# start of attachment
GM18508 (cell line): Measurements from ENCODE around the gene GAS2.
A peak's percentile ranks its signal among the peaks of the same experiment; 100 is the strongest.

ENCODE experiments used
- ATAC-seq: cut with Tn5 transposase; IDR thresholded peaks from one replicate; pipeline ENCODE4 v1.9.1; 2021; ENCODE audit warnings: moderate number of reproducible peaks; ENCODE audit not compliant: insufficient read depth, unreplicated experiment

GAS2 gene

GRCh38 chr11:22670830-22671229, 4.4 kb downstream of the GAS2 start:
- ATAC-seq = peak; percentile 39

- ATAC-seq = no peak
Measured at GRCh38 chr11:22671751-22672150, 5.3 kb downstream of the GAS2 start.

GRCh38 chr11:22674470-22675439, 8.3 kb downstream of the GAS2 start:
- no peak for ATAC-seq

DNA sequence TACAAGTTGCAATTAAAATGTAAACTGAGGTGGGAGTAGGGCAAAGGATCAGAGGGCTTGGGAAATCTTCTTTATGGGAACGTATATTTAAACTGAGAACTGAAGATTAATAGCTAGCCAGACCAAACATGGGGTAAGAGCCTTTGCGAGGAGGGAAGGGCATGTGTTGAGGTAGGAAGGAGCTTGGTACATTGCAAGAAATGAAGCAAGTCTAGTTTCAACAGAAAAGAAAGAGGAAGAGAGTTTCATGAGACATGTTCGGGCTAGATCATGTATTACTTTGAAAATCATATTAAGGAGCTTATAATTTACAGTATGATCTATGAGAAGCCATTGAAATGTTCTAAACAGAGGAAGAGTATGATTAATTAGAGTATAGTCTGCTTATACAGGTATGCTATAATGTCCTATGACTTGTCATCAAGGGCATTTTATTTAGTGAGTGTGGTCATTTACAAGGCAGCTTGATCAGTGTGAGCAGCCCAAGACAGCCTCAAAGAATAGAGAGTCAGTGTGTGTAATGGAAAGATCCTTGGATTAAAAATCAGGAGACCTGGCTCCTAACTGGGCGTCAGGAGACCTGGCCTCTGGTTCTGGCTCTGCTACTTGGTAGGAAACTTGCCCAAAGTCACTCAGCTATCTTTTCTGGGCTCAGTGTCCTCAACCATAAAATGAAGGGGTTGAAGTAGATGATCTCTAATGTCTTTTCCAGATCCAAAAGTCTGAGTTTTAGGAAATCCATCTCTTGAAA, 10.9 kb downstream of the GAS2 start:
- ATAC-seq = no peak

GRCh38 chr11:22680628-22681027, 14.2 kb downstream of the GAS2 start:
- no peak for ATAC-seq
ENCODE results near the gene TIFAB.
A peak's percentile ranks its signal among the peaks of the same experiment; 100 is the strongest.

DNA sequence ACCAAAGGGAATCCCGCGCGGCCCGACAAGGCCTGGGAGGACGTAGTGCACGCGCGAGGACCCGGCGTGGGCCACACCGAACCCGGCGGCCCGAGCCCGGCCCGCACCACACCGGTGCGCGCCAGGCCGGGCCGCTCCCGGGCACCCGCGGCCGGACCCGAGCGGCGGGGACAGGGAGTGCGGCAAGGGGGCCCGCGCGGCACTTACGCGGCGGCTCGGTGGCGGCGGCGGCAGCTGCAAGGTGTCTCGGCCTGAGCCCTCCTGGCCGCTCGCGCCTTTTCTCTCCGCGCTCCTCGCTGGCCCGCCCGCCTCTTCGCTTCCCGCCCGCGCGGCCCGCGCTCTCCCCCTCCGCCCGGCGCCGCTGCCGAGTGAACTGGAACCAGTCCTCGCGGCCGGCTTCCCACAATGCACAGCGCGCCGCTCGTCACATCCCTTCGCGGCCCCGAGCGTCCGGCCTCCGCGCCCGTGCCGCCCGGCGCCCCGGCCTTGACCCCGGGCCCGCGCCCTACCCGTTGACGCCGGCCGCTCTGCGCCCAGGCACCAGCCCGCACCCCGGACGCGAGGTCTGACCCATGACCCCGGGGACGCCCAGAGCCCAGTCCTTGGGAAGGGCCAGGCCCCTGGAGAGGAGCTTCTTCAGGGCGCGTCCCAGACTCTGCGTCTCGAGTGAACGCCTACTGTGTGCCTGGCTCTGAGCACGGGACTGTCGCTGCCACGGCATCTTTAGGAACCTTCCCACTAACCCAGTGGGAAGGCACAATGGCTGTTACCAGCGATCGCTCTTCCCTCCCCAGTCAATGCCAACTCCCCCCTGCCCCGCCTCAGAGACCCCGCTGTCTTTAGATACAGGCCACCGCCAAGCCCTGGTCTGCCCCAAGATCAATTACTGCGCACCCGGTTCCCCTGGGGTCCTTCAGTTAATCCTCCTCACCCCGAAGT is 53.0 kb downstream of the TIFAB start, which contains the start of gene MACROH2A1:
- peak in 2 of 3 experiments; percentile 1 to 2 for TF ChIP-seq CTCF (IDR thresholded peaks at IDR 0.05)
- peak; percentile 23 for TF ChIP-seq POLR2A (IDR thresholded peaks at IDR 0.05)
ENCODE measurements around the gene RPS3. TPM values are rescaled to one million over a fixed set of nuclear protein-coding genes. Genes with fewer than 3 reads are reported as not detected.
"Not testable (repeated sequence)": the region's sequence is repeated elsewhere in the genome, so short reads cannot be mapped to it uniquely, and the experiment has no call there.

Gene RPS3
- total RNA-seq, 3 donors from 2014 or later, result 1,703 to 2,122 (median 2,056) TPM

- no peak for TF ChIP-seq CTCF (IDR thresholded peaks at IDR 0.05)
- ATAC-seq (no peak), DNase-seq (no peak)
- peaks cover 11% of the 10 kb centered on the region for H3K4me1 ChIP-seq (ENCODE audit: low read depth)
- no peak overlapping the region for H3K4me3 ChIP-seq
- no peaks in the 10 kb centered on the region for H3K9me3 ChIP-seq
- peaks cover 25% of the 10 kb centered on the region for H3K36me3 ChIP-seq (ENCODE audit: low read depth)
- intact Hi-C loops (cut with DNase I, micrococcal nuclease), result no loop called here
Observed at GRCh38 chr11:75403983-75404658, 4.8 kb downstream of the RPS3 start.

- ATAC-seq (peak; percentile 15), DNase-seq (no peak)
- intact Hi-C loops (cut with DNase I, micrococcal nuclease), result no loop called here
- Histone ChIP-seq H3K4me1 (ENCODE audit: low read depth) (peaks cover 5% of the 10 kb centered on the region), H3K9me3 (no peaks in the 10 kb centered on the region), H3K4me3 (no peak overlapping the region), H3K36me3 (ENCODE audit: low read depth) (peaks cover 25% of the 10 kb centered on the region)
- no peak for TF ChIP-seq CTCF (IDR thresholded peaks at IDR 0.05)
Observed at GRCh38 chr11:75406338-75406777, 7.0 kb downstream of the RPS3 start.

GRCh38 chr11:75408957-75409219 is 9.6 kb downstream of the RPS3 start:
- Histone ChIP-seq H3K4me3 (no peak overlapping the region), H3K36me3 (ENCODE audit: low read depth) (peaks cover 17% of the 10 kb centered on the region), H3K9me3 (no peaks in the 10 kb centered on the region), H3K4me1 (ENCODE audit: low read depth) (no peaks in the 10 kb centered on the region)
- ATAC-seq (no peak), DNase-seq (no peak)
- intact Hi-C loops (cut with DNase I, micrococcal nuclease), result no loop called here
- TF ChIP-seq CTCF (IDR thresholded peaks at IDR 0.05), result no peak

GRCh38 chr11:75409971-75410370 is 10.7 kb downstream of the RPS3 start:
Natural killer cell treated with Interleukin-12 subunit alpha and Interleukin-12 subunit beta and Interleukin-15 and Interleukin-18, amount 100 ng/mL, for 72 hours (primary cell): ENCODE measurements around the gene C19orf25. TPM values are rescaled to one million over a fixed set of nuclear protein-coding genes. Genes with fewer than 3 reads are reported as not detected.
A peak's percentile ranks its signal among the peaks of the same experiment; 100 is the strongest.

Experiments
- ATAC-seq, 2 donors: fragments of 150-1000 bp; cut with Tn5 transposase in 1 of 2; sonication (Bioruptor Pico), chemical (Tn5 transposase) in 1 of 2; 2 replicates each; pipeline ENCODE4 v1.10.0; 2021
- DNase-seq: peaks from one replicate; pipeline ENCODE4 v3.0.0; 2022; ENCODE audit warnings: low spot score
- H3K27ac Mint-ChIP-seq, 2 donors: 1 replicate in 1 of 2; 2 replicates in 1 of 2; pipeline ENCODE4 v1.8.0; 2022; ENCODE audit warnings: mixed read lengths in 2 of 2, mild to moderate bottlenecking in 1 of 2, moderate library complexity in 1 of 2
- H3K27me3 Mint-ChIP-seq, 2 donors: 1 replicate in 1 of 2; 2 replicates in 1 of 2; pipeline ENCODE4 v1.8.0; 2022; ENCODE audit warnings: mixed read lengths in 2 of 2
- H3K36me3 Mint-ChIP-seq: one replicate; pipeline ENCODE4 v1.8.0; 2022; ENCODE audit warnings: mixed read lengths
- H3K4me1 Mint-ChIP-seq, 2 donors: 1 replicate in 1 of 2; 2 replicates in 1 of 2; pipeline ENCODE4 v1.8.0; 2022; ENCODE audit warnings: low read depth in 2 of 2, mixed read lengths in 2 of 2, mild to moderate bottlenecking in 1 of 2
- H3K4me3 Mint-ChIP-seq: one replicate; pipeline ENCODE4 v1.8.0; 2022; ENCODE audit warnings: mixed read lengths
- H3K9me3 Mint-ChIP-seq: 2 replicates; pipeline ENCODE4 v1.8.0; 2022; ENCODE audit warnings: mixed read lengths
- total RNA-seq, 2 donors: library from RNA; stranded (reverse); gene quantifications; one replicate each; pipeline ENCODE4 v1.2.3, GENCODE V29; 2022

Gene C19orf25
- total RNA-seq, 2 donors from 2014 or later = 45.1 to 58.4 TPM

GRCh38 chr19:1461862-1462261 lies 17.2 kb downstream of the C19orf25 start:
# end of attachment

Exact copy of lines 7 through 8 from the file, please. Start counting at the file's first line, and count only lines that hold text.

- ATAC-seq = peak; percentile 39

- ATAC-seq = no peak